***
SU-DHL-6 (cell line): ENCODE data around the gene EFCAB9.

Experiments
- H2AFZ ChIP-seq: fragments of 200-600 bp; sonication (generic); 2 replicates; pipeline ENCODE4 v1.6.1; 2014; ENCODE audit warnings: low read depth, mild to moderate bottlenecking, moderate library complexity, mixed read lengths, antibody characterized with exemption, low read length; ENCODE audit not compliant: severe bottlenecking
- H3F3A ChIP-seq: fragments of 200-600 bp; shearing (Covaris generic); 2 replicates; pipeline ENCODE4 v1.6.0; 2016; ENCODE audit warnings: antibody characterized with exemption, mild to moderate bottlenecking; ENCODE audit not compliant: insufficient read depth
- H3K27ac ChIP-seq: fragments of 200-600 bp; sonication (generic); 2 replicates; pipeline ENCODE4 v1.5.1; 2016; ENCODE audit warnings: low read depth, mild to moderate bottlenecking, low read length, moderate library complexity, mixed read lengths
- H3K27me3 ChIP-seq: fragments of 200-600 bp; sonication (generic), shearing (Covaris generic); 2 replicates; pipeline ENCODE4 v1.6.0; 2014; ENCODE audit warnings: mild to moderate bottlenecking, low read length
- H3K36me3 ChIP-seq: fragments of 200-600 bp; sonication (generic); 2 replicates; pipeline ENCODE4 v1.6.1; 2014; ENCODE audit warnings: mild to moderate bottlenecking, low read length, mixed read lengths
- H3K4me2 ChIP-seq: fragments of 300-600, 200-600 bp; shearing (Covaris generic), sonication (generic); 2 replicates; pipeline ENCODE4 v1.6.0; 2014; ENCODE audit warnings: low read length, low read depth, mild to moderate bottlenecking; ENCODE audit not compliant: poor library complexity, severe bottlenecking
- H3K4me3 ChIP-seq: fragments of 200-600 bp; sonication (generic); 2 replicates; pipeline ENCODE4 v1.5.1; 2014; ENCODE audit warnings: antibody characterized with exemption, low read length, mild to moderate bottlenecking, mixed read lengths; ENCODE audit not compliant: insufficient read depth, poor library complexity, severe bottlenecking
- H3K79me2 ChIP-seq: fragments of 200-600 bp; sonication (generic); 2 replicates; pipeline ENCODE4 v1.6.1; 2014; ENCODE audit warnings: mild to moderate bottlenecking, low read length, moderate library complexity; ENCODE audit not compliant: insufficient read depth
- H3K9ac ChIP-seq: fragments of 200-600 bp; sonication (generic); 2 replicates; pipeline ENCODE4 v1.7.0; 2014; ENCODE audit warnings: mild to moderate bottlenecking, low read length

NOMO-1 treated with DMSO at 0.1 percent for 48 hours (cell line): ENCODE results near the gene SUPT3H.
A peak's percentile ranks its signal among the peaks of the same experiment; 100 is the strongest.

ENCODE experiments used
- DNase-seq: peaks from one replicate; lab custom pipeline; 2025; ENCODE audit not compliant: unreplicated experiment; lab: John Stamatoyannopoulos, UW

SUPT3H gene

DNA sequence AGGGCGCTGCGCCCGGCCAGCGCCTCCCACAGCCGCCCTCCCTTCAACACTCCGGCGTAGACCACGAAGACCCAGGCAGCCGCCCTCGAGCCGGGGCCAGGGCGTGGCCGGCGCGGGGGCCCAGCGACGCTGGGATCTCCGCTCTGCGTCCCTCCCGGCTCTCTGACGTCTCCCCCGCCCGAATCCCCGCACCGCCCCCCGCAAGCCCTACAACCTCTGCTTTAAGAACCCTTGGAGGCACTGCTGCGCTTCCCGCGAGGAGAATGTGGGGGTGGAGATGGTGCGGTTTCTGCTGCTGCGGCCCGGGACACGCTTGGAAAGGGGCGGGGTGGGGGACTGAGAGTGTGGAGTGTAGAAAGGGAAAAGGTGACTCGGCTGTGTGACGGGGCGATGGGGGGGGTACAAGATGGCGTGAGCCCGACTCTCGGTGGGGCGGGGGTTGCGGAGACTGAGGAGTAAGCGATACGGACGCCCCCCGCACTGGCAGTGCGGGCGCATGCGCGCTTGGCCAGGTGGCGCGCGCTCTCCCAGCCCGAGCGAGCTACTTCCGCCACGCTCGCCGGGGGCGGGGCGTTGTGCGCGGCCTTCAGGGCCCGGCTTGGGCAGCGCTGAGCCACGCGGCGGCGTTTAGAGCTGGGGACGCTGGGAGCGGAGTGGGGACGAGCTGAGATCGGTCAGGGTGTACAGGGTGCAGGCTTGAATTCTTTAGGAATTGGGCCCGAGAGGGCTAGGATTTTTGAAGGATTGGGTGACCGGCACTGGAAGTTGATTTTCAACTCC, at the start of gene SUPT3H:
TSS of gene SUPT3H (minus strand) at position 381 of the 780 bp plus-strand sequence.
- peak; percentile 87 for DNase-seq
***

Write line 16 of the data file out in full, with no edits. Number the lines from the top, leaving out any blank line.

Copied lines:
SUPT3H gene